Is technology in spine surgery always a benefit when decompressive procedures alone prove equally effective and less burdensome?
I have been interested in the spine since 1992, the year in which my specialization in neurosurgery in Italy began. I had the opportunity to witness the beneficial results of spinal microsurgery successfully started in the 1970s. However, subsequently, I have seen the deterioration of spine surgery since 2000 when decompressive microsurgery became increasingly replaced by prosthetic implants for disc rupture and stabilization at 360°. To date, nevertheless, the results in the scientific literature confirm that in most cases, only decompressive techniques are warranted. Further, they have proven to have lower risks and costs versus macroinvasive decompression combined with major fusions.
In this jagged panorama of therapeutic options, the patient finds himself lost. So are the family doctors who do not know where to direct their patients. Yet, the instrumentation methods proliferate, and unnecessarily and illusively bypass microsurgical procedures/decompressions alone. In my research of the international literature, I found an interesting and brilliant article on PubMed comparing lumbar decompression alone versus decompression with 360 degree transforaminal lumbar interbody fusion (TLIF) by Nancy E. Epstein, M.D., (Surg Neurol Int. 2018 March 7;9:55). It readily documented lower complication and reoperation rates for laminectomy rather than TLIF/MI TLIF/other fusions for degenerative lumbar disease with/ without degenerative spondylolisthesis:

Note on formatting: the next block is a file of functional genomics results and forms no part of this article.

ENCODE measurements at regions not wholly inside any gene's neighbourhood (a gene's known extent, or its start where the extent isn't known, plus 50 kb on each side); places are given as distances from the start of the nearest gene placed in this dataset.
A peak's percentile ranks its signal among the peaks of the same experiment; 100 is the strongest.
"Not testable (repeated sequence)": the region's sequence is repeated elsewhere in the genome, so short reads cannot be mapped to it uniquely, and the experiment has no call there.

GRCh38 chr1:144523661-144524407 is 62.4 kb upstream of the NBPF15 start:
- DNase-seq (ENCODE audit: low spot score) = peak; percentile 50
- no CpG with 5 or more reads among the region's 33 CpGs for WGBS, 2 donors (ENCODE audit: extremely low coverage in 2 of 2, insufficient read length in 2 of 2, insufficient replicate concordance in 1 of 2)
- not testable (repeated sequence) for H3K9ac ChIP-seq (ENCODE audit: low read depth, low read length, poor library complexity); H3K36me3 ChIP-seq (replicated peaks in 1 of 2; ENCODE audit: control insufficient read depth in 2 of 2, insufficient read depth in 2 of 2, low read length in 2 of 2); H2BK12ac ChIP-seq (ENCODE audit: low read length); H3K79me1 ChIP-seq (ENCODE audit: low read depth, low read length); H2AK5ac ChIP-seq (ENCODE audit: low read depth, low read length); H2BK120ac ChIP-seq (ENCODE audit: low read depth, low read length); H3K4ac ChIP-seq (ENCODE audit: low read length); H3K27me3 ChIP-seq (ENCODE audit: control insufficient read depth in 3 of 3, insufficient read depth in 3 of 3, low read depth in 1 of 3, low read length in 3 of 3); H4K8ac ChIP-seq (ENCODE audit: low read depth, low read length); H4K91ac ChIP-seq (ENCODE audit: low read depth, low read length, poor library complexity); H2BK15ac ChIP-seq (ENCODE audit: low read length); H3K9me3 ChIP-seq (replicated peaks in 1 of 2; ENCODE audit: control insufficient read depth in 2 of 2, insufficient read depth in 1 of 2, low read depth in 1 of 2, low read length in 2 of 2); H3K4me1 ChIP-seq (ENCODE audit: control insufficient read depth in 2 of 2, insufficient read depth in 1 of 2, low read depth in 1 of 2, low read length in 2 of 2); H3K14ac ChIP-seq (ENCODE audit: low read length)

I was struck and comforted by the fact that my considerations were, in this article, exactly matched by Nancy Epstein, demonstrating that patients suffer from disc and degenerative lumbar pathologies may be effectively managed with spinal decompressive alone without fusion.
I also greatly appreciated her courage and honesty in denouncing the economic interests that may be behind those performing other surgeries (TLIF/MI TLIF) using major prostheses/ instrumentation devices.